Archive, February 2017.

Recently, a former Algonquin, Illinois resident pled not guilty to a number of crimes, including murder and the concealment of a homicide, according to the Chicago Tribune. The trial is ongoing at this time of this writing. While murder is the most serious type of crime, and first-degree murder is the most severely punishable type of murder charge, concealment of a homicide is a very serious offense in and of itself. However, there is a difference between concealment of a homicide and concealment of a death.
Continue reading

In the spring of 2016, a former Kenosha police officer pleaded guilty to felony charges stemming from planting evidence the year prior, according to Fox6Now. He had planted a bullet and ID card in the backpack of a murder suspect in 2014. The officer, who resigned in 2015, was charged with failing to perform known duty and misconduct in office. Fortunately, in this scenario, the officer was caught and his actions did not send an innocent person to prison, which is not always the case.
Continue reading

According to the Southern Illinoisan, lawmakers have pushed forward a bill that could make an act of violence toward a police officer, correctional officer, or emergency responder a hate crime, if it can be established that the crime was committed in order to terrorize or intimidate that person because of their protected status (of being a law enforcer or first responder). The bill is being co-sponsored by Southern Illinois Sens. Paul Schimpf and Dale Fowler as part of their campaign promises. If the bill becomes law, it could mean extra punishment for those who are charged with police …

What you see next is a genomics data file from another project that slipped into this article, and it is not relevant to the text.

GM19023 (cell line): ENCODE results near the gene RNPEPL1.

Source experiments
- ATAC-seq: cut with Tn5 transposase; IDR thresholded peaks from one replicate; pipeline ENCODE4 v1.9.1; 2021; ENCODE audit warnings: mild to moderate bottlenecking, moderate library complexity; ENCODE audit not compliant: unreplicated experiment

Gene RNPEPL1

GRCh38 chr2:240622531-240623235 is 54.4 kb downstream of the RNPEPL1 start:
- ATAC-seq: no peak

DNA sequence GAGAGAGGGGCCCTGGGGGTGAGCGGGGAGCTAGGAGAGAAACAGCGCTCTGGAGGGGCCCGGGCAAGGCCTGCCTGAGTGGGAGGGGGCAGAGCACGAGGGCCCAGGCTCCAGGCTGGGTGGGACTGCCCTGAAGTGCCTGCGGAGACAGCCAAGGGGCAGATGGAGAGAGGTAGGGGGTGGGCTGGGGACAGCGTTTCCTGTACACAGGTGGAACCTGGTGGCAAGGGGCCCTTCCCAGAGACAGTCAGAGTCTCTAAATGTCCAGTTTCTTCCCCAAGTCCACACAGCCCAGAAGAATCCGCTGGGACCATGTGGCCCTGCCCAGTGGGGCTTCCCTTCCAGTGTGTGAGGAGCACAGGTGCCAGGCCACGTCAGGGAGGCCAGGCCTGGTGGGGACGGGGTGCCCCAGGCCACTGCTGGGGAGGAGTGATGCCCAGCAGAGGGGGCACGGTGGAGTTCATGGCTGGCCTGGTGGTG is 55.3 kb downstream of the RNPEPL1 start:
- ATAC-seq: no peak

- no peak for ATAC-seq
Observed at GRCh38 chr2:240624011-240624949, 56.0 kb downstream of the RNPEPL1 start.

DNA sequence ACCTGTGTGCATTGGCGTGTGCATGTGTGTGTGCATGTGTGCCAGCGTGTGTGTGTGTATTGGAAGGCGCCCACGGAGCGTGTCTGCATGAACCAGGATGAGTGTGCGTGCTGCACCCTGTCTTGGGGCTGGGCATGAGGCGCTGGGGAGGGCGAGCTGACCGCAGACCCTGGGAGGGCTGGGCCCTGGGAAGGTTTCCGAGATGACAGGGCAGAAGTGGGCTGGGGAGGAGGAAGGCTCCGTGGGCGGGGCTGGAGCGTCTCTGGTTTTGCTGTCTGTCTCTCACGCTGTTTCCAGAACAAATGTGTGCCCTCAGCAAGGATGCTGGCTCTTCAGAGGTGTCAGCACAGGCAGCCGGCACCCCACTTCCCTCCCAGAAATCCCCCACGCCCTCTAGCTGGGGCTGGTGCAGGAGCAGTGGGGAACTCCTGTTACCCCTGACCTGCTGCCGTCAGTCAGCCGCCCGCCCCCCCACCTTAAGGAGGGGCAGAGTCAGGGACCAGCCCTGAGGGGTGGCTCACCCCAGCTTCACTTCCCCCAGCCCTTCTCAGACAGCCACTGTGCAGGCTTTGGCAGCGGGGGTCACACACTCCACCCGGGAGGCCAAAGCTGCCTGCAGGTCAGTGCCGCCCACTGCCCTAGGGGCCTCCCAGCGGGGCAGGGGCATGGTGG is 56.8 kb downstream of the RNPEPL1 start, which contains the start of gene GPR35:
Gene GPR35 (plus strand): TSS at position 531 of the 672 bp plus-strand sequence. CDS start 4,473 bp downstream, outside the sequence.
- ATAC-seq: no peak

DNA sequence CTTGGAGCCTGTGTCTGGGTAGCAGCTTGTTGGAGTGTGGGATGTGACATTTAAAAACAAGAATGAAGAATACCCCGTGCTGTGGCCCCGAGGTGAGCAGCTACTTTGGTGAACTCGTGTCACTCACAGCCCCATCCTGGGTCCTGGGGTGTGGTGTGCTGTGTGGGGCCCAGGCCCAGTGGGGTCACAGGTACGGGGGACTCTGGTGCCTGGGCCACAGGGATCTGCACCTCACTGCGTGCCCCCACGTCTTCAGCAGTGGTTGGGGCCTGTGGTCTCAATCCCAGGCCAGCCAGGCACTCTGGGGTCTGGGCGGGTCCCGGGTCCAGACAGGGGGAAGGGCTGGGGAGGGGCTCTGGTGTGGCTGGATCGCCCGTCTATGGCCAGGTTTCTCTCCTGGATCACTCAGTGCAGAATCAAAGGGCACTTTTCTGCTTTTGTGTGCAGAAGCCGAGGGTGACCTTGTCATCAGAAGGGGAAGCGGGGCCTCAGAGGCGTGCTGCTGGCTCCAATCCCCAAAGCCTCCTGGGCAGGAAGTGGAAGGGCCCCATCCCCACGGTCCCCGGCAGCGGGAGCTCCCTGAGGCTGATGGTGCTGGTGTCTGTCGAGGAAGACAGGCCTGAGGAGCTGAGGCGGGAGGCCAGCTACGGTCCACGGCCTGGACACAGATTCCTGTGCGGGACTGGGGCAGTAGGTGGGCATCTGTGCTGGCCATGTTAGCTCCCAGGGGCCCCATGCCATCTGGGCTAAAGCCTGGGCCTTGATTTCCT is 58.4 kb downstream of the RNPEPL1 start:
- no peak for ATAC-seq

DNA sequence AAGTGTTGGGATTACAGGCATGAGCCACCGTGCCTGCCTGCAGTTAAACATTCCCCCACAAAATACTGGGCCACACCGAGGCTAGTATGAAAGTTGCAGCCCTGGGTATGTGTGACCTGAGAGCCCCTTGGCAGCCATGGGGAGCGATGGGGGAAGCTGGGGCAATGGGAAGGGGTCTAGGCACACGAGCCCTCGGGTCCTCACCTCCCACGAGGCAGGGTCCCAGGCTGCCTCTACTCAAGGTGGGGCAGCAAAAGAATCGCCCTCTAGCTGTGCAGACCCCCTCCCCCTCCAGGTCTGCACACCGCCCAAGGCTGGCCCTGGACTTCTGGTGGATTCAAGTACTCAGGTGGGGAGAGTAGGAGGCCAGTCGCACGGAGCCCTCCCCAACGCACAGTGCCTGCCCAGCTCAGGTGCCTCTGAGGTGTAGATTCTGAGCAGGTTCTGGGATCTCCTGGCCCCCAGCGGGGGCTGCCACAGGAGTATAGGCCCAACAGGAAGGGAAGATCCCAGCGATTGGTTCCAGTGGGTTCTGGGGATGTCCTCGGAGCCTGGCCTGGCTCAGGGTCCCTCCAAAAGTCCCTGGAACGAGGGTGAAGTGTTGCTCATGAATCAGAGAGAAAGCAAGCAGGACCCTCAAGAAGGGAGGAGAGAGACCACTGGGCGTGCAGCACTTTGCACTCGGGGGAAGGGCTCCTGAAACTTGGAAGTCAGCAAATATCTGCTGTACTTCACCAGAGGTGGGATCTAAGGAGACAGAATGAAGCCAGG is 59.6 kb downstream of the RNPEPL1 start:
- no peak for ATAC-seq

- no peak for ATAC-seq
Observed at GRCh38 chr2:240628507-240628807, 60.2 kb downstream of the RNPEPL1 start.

Continue reading

Child abuse and child neglect are two entirely different types of offense, and while child abuse is typically a crime that is more heavily punished, child neglect can also end in a misdemeanor or felony charge, and a loss of parental rights. If you have been charged with child neglect, do not hesitate to contact an attorney at once.
Continue reading

While more attention is given to gun law violations, serious penalties are also given to those who violate Illinois’ other weapons laws. These banned weapons include stun guns and throwing stars, among others. Additionally, it is illegal to possess certain types of weapons depending on the property that you are on or even what you are wearing. If you have been charged with a weapons violation, you may be facing up to 30 years in prison if convicted of a class X felony. Weapons charges vary greatly on a variety of factors, however, and the charges you faced could well be dropped to a lower …
Continue reading